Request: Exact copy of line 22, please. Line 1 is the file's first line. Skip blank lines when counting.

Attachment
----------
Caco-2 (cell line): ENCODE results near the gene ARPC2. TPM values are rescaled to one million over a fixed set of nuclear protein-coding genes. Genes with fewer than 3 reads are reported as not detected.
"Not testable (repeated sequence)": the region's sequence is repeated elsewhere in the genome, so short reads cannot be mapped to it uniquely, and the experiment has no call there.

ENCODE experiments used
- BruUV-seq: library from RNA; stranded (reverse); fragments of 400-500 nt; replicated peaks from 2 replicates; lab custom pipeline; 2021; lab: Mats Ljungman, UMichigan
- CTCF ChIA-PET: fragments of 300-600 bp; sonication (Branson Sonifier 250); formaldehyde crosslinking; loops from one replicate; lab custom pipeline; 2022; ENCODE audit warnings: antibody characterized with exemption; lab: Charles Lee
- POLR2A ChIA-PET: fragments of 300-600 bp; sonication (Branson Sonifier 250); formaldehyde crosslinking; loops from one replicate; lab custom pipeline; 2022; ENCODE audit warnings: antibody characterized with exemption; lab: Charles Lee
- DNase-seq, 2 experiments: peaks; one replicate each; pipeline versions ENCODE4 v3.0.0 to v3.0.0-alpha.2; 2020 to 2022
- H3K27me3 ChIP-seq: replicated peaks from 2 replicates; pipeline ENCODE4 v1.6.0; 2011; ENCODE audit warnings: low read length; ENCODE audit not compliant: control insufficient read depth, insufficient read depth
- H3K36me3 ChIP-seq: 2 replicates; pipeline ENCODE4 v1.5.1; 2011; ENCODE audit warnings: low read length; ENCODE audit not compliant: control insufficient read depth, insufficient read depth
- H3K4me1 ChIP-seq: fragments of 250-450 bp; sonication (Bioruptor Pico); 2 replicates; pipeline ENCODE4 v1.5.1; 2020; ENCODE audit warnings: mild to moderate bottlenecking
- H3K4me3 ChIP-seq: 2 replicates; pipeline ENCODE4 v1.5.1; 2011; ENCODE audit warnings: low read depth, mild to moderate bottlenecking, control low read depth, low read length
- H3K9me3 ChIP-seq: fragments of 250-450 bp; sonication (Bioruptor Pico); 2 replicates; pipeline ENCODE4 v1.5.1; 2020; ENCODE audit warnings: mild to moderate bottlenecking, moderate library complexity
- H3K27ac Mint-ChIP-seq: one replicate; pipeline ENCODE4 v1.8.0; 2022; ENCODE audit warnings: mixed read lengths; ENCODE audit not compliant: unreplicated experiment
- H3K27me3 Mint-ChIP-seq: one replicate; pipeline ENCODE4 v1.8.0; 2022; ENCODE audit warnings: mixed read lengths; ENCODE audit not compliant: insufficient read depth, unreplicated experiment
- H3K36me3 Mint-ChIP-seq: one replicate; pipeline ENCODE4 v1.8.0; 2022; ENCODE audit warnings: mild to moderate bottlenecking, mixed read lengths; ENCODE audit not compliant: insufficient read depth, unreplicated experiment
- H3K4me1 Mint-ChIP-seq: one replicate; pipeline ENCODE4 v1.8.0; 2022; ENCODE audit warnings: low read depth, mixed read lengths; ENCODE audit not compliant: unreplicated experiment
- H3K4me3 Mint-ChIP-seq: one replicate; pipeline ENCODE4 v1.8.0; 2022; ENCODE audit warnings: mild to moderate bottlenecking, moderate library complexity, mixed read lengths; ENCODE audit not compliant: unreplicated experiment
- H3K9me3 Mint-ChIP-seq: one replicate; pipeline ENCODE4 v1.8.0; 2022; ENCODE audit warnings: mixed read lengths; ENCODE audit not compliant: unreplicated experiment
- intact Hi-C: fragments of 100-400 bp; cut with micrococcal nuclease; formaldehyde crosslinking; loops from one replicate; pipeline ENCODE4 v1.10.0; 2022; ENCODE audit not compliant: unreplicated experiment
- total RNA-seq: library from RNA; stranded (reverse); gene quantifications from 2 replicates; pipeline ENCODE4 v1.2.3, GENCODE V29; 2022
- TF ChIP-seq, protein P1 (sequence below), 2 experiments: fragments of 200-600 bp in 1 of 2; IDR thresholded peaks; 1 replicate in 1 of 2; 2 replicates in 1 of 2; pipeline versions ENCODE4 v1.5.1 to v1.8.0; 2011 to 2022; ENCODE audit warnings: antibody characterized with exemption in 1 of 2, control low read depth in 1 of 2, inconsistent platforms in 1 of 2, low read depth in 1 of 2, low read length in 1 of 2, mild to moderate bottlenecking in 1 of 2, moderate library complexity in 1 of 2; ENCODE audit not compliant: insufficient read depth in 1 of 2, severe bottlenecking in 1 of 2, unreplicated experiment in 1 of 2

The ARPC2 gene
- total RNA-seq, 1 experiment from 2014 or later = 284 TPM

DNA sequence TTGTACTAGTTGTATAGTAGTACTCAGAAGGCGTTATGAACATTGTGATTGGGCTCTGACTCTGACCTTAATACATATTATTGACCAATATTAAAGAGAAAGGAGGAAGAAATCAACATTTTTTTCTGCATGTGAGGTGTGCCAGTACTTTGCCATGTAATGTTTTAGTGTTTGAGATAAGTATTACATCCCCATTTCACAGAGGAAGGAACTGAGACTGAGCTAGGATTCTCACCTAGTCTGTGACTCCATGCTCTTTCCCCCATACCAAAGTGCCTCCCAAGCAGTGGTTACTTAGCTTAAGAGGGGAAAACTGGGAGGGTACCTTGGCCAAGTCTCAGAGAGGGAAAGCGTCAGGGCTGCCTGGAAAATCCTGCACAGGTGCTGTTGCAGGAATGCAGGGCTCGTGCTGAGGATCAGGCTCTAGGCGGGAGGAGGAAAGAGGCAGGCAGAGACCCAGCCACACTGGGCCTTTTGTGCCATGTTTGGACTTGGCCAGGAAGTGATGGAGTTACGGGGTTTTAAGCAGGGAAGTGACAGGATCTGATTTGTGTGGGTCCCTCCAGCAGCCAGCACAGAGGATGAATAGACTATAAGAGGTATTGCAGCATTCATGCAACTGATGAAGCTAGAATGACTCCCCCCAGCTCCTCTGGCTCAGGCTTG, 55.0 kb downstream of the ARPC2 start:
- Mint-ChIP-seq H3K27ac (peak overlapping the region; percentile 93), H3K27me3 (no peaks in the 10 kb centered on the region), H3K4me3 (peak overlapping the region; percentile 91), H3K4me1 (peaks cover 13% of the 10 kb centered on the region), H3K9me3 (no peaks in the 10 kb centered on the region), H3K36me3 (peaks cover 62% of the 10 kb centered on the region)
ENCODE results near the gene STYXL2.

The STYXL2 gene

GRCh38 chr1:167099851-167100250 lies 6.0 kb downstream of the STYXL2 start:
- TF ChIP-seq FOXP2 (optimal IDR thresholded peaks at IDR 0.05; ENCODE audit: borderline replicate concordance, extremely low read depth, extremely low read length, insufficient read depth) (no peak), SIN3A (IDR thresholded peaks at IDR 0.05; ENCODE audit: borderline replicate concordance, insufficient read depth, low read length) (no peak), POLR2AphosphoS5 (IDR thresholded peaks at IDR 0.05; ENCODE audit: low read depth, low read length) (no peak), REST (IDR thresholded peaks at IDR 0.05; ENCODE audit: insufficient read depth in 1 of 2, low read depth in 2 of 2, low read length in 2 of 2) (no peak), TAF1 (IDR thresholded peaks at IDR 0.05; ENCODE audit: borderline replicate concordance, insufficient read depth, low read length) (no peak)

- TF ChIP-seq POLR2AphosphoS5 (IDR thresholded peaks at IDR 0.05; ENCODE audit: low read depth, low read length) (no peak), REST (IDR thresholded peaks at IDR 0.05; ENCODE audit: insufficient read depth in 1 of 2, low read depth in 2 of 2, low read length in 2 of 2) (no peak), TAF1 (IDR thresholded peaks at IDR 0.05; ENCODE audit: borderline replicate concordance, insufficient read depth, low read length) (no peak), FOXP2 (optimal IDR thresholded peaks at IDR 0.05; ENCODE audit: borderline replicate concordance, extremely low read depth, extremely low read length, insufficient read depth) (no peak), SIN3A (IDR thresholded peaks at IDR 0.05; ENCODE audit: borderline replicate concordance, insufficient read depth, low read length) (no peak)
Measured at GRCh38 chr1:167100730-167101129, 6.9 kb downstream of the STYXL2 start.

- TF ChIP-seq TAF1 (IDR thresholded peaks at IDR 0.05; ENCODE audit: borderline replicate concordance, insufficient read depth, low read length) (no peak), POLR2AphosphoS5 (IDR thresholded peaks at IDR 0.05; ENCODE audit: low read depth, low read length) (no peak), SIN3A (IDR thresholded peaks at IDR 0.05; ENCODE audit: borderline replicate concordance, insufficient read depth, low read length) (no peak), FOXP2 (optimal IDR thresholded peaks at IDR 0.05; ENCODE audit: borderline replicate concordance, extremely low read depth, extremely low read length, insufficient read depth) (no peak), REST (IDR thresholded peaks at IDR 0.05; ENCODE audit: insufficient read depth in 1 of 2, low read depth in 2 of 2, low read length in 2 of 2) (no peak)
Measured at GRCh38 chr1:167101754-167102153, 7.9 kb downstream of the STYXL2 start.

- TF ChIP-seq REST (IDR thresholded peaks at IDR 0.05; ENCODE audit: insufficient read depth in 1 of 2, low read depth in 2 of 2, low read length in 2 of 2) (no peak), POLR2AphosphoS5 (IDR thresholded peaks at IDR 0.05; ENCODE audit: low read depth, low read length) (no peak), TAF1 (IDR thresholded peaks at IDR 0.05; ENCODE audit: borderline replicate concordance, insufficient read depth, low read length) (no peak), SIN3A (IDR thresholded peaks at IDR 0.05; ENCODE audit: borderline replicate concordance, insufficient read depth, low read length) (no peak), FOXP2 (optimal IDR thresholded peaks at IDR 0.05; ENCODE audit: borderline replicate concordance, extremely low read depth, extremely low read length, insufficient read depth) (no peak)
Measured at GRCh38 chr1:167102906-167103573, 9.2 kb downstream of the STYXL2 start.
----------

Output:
The ARPC2 gene